In the past several months, Android security issues have become part of techie news. Hackers are developing a record number of cyberattacks that could compromise your mobile operating system and they’re having more success than ever before. There are some things you can do to tighten up your Android security, and most of the features you need are already built in.
If you lose your Android phone, anyone who picks it up could see what’s inside. Perhaps it’s a harmless passerby, or worse, a hacker. Fortunately, Android has a “Find my device” feature that allows you to track, lock, and wipe data from your lost or stolen device. Unless you’ve accidentally disabled ‘Find my device’, it should be running on your Android by default. To use it in the event that you’ve misplaced your Android device, make sure it’s registered. Go to where you will be prompted to log into your Google account. From there, you can locate your phone and, if you think it has fallen into the wrong hands, wipe it remotely.
One feature that’s often overlooked, but which you should pay close attention to, is the app permission settings located in the App & Notifications menu. In this window, you’ll be able to see which apps have permission to access different phone functions. Pay close attention to apps that have access to your microphone, camera, and biometric sensors, as these can be used to monitor your daily activities and private information. And given the recent Facebook privacy fiasco, it’s a good idea to closely watch what permissions your social media apps have.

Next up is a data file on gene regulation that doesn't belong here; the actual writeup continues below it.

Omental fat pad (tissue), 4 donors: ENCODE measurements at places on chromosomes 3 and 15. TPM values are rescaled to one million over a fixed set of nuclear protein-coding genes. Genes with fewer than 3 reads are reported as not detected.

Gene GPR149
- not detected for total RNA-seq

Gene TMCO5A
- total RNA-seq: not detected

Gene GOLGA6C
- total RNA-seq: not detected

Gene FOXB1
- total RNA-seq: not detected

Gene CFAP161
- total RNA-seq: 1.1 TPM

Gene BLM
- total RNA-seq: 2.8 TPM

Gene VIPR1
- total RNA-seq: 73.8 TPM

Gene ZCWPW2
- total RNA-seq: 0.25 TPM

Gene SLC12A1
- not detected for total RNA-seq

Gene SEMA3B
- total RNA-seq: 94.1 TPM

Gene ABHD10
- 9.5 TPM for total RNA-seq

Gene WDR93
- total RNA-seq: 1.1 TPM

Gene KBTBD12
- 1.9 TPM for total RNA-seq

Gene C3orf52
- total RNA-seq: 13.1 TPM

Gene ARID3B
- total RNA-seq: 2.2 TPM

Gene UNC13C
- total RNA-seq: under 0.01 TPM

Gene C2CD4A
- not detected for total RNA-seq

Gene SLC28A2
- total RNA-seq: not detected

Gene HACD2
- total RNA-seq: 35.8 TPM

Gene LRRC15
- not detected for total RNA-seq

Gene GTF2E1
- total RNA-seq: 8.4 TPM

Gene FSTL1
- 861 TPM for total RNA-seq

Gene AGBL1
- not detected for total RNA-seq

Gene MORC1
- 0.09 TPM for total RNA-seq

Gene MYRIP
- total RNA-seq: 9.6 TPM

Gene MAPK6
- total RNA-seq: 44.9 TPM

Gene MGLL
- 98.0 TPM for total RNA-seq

With “Safe Browsing” mode, Google Chrome users are given warnings before they enter a suspicious site. There are robust threat monitoring features that scan ahead to prevent you from falling for online scams, and much like “Find my device” this feature is enabled by default — just make sure you’ve updated your Android and Chrome to the most recent versions.
In the “Security” menu of your device, there are various settings for managing your lock screen. App notifications, for instance, still make their way onto your lock screen, which means people can still see important messages, even if your phone is locked. To fix this, you can simply limit how much is shown on your lock screen. Another important setting is Smart Lock, a feature that allows you to automatically lock a device based on its location. For example, if you’re carrying your phone, it can let you automatically keep your phone unlocked; but as soon as it leaves your hand, it locks itself immediately.
Last but not least, you must enable multi-factor authentication. Aside from accessing your device and apps with just a passcode, multi-factor authentication forces users to provide another set of identification like an SMS code, fingerprint, or facial recognition scan. Although this adds another step to your sign-in process, it does make it much more difficult for anyone to hijack your accounts. This feature can be found in the “Sign-in & security” options of your system’s settings. Once you’ve enabled these settings, you’re well on your way to keeping the wide variety of cyberattacks at bay.
*Published with permission from TechAdvisory.org.